Council Expected to Give Final Approval to Downtown Hotel
New development will improve downtown TIF, treasurer says
By Brandi Makuski
A new downtown hotel is expected to gain full council approval on Monday, which will bring a much-needed financial bump to the city’s worst-performing TIF district.
A proposed four-story, 61-unit proposed by the Neenah-based Cobblestone Hotels Development LLC, was unanimously approved by the city plan commission on July 5.
The linear hotel, which also has proposed a restaurant in the building’s northwest corner, will be constructed on what is currently parking lot space between Shopko and Mid-State Technical College.
“I think everyone is very excited about this project,” Mayor Mike Wiza said of the project.
Comptroller-Treasurer Corey Ladick is also pleased with the project, saying the increase in tax base alone will be an improvement for the Downtown TIF (tax incremental financing) district, which has been under financial strain for some time. Created in 2006 under Mayor Gary Wescott, the downtown area was deemed as a “Rehabilitation District” based upon a finding that at least 50 percent of the real property was in need of rehabilitation or conservation work.
While several downtown buildings have improved their exterior facades, and other projects are nearing completion — to include the restorative 1055 Main St. project — the district is still unable to pay off its debt.
“The only thing that has improved is, it was under its starting value for a while, and it’s not under its starting value anymore,” Ladick said of the Downtown TIF, known as TIF No. 6. “It was generating some increment due to recovering property values citywide; especially with the economy starting to turn around a little bit, property values have gone up citywide. But it’s just not enough to pay all its bills.”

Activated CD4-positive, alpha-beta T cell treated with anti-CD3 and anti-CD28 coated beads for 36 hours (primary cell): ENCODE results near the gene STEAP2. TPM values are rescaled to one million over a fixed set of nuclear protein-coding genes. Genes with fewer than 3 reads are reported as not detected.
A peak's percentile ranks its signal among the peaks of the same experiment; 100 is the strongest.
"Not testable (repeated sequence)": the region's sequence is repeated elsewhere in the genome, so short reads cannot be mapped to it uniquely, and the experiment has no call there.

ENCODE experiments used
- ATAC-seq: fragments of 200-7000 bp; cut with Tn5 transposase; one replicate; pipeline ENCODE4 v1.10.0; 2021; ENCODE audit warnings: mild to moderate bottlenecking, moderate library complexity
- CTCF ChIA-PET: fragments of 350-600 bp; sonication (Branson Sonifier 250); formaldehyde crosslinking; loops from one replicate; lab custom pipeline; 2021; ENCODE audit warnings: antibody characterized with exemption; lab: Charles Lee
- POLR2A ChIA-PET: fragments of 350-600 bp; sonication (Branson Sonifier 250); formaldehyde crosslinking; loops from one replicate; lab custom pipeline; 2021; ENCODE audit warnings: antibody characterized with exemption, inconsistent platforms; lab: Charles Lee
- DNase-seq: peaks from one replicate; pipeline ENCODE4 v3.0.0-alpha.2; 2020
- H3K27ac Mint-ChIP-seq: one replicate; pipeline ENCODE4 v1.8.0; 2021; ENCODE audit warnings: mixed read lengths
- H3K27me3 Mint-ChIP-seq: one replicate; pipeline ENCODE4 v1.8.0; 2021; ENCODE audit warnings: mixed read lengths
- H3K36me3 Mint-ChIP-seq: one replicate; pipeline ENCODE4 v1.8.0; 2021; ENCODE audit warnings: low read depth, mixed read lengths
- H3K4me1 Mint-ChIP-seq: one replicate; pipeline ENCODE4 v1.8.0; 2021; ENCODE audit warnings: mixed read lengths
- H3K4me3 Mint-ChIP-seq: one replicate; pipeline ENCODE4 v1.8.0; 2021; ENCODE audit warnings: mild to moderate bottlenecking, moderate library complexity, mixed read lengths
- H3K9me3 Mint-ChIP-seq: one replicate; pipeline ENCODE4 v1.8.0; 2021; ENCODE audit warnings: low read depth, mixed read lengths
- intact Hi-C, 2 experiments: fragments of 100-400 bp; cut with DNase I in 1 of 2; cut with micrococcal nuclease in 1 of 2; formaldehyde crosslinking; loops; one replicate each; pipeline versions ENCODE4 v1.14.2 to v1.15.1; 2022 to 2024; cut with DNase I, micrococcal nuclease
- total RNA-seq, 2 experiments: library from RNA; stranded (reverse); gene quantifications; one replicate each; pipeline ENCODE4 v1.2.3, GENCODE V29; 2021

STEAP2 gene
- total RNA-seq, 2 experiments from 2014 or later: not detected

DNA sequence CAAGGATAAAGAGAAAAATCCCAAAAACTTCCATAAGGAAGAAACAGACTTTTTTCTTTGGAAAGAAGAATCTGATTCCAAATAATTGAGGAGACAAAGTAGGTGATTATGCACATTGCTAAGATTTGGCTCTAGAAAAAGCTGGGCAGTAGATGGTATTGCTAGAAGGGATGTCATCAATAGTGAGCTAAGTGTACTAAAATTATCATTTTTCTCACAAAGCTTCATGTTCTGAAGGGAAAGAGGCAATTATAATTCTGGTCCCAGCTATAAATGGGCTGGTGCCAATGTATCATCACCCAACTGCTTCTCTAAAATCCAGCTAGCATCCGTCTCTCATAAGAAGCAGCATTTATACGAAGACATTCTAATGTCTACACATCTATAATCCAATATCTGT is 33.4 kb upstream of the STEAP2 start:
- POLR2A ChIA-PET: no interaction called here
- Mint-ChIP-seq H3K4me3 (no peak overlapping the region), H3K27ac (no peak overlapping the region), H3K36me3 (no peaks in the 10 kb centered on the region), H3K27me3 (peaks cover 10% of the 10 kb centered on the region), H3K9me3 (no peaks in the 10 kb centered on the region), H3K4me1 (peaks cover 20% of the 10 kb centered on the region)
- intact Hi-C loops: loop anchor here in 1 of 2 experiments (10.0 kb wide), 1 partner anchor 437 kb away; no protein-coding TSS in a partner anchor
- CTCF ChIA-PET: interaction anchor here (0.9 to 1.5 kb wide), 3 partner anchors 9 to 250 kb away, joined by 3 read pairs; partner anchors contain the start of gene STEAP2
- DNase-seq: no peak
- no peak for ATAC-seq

The TIF was about $2.8 million in debt at the beginning of 2015, according to Ladick’s presentation to the finance committee in April, and ended the year with a negative balance of $4.2 million. At that time, the city was transferring available funds from other TIF’s to help pay off district’s $7.1 million debt, which comes largely in the form of the downtown square and mall redevelopment project, which was completed in 2011.
“We’re still having to levy tax dollars to support this TIF district,” Ladick said in April. According to current city records, taxpayers subsidize the TIF by $368,000 annually, with total debt repayment for the district totaling $830,525 for 2016.
The hotel project will alleviate some of that levy burden, he said, but about one-third. As part of the developer’s agreement, the new hotel has guaranteed a minimum tax payment of $102,500 for the first 11 years of its operation.
And that doesn’t include room tax, Ladick said. The city is estimating an annual payment of about $89,000 in room tax from the hotel. The city already takes in about $750,000 annually in room tax, 70 percent of which goes towards tourism promotion.
“It is the worst TIF based on financials,” Ladick said. “Hopefully, we could see some additional new development in that district to help it out.”
The city council meets at 7 PM on July 18 in the courthouse. The public is welcome to attend.